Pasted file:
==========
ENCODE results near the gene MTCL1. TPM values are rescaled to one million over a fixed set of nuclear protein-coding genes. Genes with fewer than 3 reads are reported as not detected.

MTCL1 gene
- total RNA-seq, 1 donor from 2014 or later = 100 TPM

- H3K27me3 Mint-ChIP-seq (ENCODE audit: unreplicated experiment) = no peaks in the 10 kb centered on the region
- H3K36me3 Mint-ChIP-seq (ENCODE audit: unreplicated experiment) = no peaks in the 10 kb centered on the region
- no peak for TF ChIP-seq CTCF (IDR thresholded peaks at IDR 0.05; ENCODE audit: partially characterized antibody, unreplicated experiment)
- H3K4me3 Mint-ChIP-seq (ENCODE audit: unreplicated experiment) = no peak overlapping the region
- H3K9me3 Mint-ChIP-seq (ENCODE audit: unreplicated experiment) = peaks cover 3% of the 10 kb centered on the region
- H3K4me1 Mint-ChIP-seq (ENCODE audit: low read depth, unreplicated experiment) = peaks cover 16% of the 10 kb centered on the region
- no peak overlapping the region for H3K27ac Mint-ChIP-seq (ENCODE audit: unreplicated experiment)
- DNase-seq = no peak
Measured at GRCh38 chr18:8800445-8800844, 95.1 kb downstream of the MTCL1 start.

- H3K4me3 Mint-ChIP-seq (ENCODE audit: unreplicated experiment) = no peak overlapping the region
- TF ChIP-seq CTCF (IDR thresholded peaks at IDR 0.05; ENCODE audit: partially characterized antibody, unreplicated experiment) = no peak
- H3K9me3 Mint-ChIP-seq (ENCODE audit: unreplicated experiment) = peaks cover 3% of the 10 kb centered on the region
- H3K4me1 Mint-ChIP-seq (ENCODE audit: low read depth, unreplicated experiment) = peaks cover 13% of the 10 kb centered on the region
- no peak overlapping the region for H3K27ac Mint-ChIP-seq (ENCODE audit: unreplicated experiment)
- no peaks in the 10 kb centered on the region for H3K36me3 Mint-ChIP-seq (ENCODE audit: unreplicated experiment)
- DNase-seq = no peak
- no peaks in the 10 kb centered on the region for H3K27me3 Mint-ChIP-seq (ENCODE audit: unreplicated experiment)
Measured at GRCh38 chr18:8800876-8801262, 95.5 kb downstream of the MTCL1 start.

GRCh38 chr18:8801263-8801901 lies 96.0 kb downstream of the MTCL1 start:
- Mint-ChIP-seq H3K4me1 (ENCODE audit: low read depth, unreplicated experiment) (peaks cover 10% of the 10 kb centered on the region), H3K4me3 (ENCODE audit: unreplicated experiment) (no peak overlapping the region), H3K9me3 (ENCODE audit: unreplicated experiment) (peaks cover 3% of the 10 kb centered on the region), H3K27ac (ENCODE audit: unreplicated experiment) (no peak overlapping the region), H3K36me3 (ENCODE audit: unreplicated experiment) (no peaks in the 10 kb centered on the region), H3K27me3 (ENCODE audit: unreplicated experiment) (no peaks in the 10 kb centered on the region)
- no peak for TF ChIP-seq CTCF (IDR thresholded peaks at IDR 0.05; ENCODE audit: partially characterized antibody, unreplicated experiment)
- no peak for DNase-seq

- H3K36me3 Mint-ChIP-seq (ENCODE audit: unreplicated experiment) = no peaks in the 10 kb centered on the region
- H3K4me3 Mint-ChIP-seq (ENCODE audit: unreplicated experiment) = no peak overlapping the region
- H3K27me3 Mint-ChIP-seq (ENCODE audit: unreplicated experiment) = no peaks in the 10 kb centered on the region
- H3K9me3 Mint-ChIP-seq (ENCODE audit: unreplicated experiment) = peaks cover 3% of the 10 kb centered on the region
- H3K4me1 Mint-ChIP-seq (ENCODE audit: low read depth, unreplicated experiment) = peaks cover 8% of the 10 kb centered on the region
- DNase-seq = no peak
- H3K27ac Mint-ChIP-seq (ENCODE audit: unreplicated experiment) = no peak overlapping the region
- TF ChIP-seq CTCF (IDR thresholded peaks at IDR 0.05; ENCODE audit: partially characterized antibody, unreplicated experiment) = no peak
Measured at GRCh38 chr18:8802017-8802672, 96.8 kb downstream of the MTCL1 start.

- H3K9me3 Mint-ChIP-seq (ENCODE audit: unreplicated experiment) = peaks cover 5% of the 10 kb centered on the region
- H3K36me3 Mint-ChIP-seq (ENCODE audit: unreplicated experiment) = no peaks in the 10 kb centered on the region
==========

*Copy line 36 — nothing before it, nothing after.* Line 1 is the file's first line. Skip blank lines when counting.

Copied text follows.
- H3K36me3 Mint-ChIP-seq (ENCODE audit: unreplicated experiment) = no peaks in the 10 kb centered on the region